So for the second straight week I’m not writing a column to actually defend the person or organization that I’m talking about in the title. I want people to read my column: sue me. What I am doing, though, is writing about why the English League, the EPL, needs teams like Manchester City to be a more interesting, more competitive league: I’m not trying to defend the hiring and buying practices (which, again, I could do), but instead only suggesting that the EPL needs teams like Man City to keep from being a boring league.
What a controversial premise! The good news is that, thanks to my good friend and noted soccer researcher Joshua Zeitlin over at Princeton University, I have some pretty impressive statistics to back up my argument. What I’ll prove is that in the last 10 years, the EPL has been an extremely uncompetitive league, judging by various metrics: first, the points gap between the teams that ranked 1 and 4, 1 and 10 and 1 and 20, and secondly the overall number of separate teams that ranked in the top 4.
|Average Point Gap||1-4||1-10||1-20|
|EPL POINT GAP||20.8||38.3||63.5|
|LA LIGA POINT GAP||14.5||28.3||48.2|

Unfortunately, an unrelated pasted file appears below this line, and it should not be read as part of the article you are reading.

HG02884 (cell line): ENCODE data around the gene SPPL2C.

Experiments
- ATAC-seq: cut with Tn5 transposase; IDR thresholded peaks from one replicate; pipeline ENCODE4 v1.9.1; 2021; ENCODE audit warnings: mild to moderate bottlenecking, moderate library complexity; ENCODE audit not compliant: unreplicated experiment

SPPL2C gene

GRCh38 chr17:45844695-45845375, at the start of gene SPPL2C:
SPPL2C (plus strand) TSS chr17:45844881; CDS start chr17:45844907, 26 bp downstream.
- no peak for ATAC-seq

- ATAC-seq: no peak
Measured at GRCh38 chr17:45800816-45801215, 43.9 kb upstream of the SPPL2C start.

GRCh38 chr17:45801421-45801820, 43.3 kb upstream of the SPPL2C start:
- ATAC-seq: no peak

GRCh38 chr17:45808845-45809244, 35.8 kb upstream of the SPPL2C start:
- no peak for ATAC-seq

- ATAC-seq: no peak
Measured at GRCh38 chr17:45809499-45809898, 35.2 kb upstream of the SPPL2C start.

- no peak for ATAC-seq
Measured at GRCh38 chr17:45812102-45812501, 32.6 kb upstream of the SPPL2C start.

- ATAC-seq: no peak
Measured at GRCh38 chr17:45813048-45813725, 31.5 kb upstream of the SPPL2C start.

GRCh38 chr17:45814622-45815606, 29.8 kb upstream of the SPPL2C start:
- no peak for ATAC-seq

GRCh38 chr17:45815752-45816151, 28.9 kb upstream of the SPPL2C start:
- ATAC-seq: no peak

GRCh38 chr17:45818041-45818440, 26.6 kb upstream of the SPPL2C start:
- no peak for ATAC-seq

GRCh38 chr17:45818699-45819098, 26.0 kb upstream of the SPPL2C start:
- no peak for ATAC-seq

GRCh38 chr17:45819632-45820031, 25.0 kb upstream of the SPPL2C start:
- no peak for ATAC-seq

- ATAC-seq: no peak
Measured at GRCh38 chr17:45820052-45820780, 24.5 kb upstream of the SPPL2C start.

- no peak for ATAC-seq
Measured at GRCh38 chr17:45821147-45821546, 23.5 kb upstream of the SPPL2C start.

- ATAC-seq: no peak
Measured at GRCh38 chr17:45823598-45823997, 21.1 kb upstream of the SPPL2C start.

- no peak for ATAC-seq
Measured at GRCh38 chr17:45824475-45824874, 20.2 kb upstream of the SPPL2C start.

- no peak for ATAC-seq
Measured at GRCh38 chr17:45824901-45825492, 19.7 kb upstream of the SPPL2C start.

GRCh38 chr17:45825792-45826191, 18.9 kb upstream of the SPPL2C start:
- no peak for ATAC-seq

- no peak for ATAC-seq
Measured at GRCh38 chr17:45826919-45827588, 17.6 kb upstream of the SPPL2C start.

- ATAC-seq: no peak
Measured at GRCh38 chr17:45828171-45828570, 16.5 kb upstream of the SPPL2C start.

What’s impressive about this chart is that over the last 10 years, the EPL has had massively larger point gaps than La Liga in every single category, which shows that there is much less competition in the league itself. This point difference could be credited to various different factors: a major skill gap between the top teams and the middle and bottom ones, the massively different amount of money spent in comparison, or other factors. The point is that this difference in skill and level makes the EPL less exciting because its teams are generally mismatched: other than ManU-Chelsea-Liverpool-Arsenal games, the league becomes boring when these teams play anyone else.
This is even more obvious when one takes into account the number of teams that have even been in the top 4 (the C means they’ve won the league in that time).
EPL (7): Manchester United (C), Liverpool, Chelsea (C), Arsenal (C), Everton, Newcastle United, Leeds United.
La Liga (13): Real Madrid (C), Barcelona (C), Sevilla, Atlético Madrid, Villarreal, Valencia (C), Osasuna, Real Betis, Deportivo La Coruña (C), Real Sociedad, Celta de Vigo, Mallorca, Real Zaragoza.
That’s 13-7 Spain, and 10-5 in the top flight.
So I guess this gets to the crux of my column for this week: the EPL needs teams like Manchester City who can come in and place in the top 4 so that the league itself can break out of the conventional “top 4” mode that its been in for the last 10 or 15 years. Say what you will about European competition (again, statistically, La Liga is at least as good if not better in Europe), but the truth is that domestically, the EPL is far from the dominant super-interesting powerhouse that many in this country (USA) make it out to be. It needs a team to really shake things up–and that team, I think, can be Man City.